For independent retailers looking to proceed down the road to Efficient Consumer Response, the best first step may have nothing to do with investing in new systems or technology.
Instead, retailers must undertake a careful self-assessment and detailed evaluation of current business practices and take steps to open communications as fully as possible with their wholesalers.
When it comes to ECR, technology is just the tool to energize and vitalize the process. But the retailer with the most computer power is not necessarily the one who will reap the greatest benefits, said one industry observer.
"There are a lot of parts to ECR that are not necessarily high-ticket technology. Independent retailers are going to need partners and are going to have to work with their wholesalers to achieve the goal," said Michael Sansolo, group vice president of industry relations and education for the Food Marketing Institute, Washington.
In particular, before investing in new technology and applications, retailers must decide which areas and programs specifically they most want to attack and make substantial progress in.
"Retailers have to determine what areas hold the most benefits for them, what their strengths and what their needs are," Sansolo said. "They must understand their place in their consumers' minds, and what makes their stores stand out.
"Their store environments have to be exciting. All of the efficiencies [of ECR] cannot substitute for a good level of customer service. The store environment has to be exciting. ECR cannot replace that," he said.
While resisting the temptation to pursue too many ECR programs at once, retailers must also guard against being lulled into a false sense of security.
That is often especially true for independents operating in communities offering little or no competition from chains.
Sansolo, though, has two arguments against ignoring the changes now sweeping the industry: First, ECR is as much a strategy for getting one's act together internally as it is a game plan to outperform the competition, and second, the competition will eventually come to the retailer's market area.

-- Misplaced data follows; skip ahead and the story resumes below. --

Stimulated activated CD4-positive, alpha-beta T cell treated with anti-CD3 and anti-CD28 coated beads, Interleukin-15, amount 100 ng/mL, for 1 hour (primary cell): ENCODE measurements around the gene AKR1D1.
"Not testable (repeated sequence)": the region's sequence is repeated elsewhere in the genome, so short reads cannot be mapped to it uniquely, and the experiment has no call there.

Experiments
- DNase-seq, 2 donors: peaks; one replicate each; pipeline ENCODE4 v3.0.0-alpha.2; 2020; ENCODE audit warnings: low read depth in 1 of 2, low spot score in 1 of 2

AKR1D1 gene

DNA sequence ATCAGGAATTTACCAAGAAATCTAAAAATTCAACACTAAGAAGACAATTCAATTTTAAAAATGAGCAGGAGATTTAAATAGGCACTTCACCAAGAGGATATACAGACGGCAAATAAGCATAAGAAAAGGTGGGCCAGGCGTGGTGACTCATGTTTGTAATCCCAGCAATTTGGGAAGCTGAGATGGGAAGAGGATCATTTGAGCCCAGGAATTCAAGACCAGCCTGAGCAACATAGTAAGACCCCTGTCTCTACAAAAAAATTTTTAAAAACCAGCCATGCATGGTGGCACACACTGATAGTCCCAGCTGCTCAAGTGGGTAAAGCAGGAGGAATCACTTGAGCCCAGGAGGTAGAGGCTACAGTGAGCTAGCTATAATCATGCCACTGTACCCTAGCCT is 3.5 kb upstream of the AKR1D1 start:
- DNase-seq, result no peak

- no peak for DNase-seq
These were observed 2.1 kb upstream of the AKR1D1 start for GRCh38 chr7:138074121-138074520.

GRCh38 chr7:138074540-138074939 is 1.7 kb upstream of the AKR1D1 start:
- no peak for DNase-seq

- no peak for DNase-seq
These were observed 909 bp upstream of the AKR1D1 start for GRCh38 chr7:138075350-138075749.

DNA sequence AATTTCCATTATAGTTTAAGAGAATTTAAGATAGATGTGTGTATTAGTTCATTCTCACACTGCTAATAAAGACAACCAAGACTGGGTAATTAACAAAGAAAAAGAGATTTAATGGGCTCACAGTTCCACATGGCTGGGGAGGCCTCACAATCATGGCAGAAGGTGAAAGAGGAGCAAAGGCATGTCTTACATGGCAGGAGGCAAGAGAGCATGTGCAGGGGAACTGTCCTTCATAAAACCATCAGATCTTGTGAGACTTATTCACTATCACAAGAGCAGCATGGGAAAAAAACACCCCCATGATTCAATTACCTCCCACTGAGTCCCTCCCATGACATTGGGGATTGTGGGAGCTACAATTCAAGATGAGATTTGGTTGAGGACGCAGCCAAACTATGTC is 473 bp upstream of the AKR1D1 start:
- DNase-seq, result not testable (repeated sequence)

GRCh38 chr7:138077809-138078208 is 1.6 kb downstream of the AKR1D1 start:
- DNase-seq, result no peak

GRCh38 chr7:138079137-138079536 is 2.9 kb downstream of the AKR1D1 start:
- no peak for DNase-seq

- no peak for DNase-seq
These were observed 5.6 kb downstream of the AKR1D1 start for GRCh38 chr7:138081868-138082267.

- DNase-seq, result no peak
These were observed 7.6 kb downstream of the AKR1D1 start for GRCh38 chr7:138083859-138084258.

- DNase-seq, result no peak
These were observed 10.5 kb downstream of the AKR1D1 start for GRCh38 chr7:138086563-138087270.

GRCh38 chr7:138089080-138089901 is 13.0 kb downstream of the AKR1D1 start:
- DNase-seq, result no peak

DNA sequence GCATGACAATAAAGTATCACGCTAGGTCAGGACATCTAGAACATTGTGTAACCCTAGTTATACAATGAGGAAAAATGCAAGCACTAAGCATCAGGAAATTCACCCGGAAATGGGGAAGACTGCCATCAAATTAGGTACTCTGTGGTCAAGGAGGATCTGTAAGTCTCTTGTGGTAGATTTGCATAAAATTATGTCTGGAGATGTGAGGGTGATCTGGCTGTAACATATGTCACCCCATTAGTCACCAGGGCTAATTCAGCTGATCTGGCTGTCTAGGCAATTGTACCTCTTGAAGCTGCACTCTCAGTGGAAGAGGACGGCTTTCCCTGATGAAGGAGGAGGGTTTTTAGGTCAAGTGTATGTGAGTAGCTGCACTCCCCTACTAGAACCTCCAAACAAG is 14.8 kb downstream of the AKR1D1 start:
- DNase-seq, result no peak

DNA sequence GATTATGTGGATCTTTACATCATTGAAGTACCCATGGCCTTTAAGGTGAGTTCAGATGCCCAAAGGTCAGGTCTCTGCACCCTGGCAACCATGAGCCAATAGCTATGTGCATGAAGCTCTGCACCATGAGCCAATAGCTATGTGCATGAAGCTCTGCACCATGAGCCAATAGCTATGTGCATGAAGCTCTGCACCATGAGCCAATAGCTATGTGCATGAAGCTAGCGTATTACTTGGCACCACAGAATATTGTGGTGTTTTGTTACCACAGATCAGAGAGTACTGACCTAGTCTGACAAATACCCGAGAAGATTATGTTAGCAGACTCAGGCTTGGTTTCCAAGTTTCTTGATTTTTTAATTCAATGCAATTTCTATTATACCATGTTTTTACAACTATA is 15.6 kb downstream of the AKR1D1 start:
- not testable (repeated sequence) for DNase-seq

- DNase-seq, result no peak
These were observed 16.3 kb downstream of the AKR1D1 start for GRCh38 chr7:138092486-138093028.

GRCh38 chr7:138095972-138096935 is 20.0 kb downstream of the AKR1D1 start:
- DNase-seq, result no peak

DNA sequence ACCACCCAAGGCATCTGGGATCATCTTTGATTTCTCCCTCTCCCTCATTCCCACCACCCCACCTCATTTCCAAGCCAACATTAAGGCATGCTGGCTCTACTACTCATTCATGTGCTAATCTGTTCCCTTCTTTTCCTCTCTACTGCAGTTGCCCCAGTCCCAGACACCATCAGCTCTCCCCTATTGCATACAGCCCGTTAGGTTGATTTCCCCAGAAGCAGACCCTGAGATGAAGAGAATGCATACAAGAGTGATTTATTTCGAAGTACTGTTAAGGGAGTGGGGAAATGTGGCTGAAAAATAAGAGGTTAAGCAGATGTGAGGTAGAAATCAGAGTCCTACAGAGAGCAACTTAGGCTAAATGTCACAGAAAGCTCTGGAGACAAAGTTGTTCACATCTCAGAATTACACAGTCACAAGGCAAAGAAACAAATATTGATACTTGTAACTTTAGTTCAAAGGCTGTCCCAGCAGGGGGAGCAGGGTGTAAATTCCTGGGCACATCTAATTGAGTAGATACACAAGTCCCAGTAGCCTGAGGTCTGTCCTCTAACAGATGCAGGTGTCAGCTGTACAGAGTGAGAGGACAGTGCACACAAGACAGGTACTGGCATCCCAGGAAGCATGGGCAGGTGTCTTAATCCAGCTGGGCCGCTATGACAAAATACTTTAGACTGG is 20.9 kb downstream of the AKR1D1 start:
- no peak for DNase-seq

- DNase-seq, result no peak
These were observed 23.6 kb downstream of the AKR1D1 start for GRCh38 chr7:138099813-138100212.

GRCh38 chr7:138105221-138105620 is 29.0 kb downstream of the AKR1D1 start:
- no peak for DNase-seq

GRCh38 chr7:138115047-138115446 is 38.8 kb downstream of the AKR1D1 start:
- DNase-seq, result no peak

"Some retailers may be sitting in a small town with no competition and saying, 'Why do I need to change?' But that retailer needs to understand that hostile forces have blown into other markets and quickly created the need for change," Sansolo said. "Kmart and Wal-Mart are operating deep in rural America, and it would be foolhardy to ignore them," he said.
For retailers who want to make progress with ECR, Sansolo's suggestion is that they sit down with their wholesalers and decide which programs and technologies to test first.
"Scanning is obviously critical, but for a one-store operator, the investment may not be justified," Sansolo said. "Retailers have to ask themselves a lot of serious questions about the future of their business."
Also of critical importance in the process is not simply what technologies to acquire first, but making sure the wholesale partner agrees.
"There's an important case for independents sitting down with wholesalers in an effort to make sure the technology is lining up properly," Sansolo said. "If retailers are not scanning, they need to ask how to get around that. "The first and easiest thing to get involved with is electronic data interchange. It is the simplest and one of the least expensive [ECR-related technologies]. It will help retailers get in the habit of ordering right."
Sansolo also stressed the need for retailers to begin implementing category management. "One of the things I recommend first is category management. Parts of category management involve technology, but a lot of it comes down to determining what the retail strategy is all about, how each product fits into the mix, what the price-image connection should be, and how to build the profits," Sansolo said. "That requires retailers to understand their stores, to know which items are profitable and which aren't turning."